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Nurse Attorney

Can’t decide between the nursing field and the law field? Combine them both as a nurse attorney. Nurse attorneys are a rare breed of nurse who combine these two fields: they hold degrees both as a registered nurse (RN) as well as a law degree (Juris Doctorate, or JD).

The specialization of the nurse attorney has evolved because of the sheer legal complexity of the health field. Between government regulations, disputes with insurance companies, and an unending stream of malpractice suits, both the field of law and government have developed a need for attorneys who are also health experts.

Nurse attorneys work in many different settings. Some nurse attorneys have their own private law practice, where their health expertise might lead them to specialize in malpractice or injury cases. There are some nurse attorneys who work exclusively with doctors and nurses who have been wrongly accused of malpractice. Other nurse attorneys work for large law firms offering expert health advice as consultants.

In the government, nurse attorneys work at local, state, and federal levels to help shape health policy. This type of role is very attractive to nurses who always felt that it was the healthcare system itself that short-changed its patients, and they want to be able to be a part of reforming that system. Others nurse attorneys, rather than becoming directly involved in policy-making from the side of government, work as lobbyists for medical or nursing association, trying to educate lawmakers and advocating for certain healthcare policies.

Still other nurse attorneys with more academic interests work for professional nursing and legal journals as authors and editors. These nurse attorneys might also work for think tanks that produce studies about health care issues that affect certain communities or subsections of the population.

 

 

Becoming a Nurse Attorney

A nurse attorney must first attain a bachelor’s degree and become a registered nurse. It is important to attain a bachelor’s degree and not an associate’s degree, because law schools look for candidates with standard four-year bachelor’s degrees. Typically, it is after spending a number of years in the nursing field that the nurse decides to go back to school to enter the law field. At this point, the nurse must first take the LSAT, which is the law school entrance exam. The LSAT is very important, as some law schools weigh these scores heavily when looking at law school applications.

Law schools are generally three year programs. After graduating from a law program, the new nurse attorney is free to look for a job in the field that interests him or her the most.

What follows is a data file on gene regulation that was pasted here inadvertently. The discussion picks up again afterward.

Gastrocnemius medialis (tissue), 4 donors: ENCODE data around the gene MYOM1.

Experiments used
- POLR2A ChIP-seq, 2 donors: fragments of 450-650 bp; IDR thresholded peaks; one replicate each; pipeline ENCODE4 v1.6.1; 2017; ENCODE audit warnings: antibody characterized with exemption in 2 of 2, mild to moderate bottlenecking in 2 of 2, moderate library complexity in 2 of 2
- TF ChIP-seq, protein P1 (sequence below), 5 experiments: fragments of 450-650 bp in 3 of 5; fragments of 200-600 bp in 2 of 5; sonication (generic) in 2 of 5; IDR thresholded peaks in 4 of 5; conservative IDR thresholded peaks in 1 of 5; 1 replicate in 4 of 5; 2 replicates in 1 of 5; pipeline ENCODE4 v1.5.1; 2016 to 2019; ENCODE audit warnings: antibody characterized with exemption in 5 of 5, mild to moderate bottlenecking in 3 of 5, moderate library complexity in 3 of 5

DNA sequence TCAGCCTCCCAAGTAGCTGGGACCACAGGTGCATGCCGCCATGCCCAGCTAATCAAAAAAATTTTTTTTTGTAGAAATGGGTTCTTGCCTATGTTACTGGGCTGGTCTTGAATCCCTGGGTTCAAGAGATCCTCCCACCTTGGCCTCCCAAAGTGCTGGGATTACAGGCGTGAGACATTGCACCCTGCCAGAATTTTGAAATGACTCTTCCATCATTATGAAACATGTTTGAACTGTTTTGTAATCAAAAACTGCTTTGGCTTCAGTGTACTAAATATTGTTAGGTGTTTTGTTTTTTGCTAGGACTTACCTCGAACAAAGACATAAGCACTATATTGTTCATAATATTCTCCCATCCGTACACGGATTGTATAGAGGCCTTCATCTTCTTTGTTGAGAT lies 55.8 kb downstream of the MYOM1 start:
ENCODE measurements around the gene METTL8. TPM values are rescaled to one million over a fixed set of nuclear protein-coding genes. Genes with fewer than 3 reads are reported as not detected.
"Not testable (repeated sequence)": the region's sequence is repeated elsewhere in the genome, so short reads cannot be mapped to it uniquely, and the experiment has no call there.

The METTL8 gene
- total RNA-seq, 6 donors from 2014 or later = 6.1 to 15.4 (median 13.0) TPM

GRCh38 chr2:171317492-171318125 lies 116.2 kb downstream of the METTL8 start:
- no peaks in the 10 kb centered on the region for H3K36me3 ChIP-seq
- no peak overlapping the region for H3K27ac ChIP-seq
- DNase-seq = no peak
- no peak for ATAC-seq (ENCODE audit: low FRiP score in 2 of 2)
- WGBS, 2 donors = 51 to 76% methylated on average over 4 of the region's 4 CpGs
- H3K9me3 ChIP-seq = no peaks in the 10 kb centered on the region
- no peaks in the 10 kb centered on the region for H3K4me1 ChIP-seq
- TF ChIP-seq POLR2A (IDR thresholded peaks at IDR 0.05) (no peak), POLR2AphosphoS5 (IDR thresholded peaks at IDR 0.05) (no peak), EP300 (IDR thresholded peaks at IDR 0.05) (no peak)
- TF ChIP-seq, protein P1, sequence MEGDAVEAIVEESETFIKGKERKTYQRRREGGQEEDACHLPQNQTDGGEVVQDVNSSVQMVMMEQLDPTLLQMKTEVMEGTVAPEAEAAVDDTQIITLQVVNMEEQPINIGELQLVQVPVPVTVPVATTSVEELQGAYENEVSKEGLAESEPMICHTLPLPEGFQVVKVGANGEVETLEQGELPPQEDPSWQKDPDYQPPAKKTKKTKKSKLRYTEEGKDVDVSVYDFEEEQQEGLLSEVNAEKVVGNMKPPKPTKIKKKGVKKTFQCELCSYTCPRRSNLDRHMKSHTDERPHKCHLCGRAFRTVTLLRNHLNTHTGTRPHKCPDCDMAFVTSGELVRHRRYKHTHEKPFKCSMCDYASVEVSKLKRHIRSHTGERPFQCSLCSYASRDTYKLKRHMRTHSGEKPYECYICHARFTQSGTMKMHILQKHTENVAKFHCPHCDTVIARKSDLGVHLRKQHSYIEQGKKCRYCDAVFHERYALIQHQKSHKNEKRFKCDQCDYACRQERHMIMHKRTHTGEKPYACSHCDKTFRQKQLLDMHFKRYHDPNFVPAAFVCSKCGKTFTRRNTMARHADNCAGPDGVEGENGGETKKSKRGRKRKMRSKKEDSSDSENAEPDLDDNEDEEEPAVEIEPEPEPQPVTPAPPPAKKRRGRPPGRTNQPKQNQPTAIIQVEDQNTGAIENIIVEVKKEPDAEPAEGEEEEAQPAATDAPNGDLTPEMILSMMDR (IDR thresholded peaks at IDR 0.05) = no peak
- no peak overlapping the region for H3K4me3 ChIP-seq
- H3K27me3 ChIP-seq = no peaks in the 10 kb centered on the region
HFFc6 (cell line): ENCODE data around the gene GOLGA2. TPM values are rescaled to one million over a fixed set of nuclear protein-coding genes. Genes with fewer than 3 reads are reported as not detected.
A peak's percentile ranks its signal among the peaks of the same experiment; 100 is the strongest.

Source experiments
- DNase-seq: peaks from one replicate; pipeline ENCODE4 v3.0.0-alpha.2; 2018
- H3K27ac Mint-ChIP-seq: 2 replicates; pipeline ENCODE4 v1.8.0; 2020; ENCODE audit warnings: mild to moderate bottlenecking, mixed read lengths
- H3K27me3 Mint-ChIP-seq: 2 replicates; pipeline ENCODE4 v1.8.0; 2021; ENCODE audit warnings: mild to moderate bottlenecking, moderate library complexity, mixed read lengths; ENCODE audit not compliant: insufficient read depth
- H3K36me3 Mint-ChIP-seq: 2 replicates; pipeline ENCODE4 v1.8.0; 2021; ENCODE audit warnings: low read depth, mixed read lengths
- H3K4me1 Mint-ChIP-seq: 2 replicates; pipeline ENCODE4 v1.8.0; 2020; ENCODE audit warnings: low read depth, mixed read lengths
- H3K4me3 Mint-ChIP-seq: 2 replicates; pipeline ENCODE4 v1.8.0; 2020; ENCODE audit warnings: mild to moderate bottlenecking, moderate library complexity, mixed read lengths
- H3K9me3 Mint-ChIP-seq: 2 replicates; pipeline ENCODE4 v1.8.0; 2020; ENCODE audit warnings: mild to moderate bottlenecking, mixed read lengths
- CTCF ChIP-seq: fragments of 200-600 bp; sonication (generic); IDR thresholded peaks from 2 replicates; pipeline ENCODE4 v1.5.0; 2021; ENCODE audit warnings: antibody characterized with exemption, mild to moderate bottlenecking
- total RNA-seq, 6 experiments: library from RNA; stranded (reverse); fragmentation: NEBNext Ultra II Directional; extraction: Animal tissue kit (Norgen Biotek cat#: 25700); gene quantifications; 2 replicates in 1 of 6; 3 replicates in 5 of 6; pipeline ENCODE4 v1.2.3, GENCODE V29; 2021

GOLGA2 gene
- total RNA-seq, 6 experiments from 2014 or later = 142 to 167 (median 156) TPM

An Alternative to Law School

If law school sounds too daunting, consider that any registered nurse can promote him or herself as a legal nurse consultant. Called LNCs, legal nurse consultants aid lawyers by helping them understand the ins and outs of health issues – such as interpreting a client’s health records or otherwise acting as an healthcare expert with whom the lawyer can consult. Some LNCs later become nurse attorneys after working with law firms and gaining experience in the legal system.

LNCs can earn a very good living – typical charges range from $75 to $100 to help a lawyer with a case and $150 per hour for serving as an expert witness.

 

Job Prospects for Nurse Attorneys

Nurse attorneys are rare primarily because nurse attorneys need much more education than a standard RN, and the degrees they require are vastly different. Rather than focusing on science and math skills, law school candidates have to be very skilled in verbal and written skills. Although gaining a master’s degree in nursing to become a nurse practitioner and gaining a law degree to become a nurse attorney would take about the same amount of time, the nurse attorney is learning about a brand new field, whereas nurse practitioner candidates are expanding their knowledge about a field in which they already have a good deal of experience.

Currently, in a nation with about three million nurses, the American Association of Nurse Attorneys has only four hundred members – indicating just how unique this nursing specialty is.

Of course, once a nurse attorney becomes one of the rare few to combine their passions of health and law, pay can be quite good. A lawyer with less than a year of experience earns close to $60,000, and most lawyers with ten years of experience or more earn six figures. Lobbyists also easily earn six figures per year, with the median salary being about $95,000 per year.

And while government jobs are not as highly paid, they are rewarding in a non-monetary sense – the nurse attorney knows that he or she is helping shape a healthier healthcare policy.

 

 


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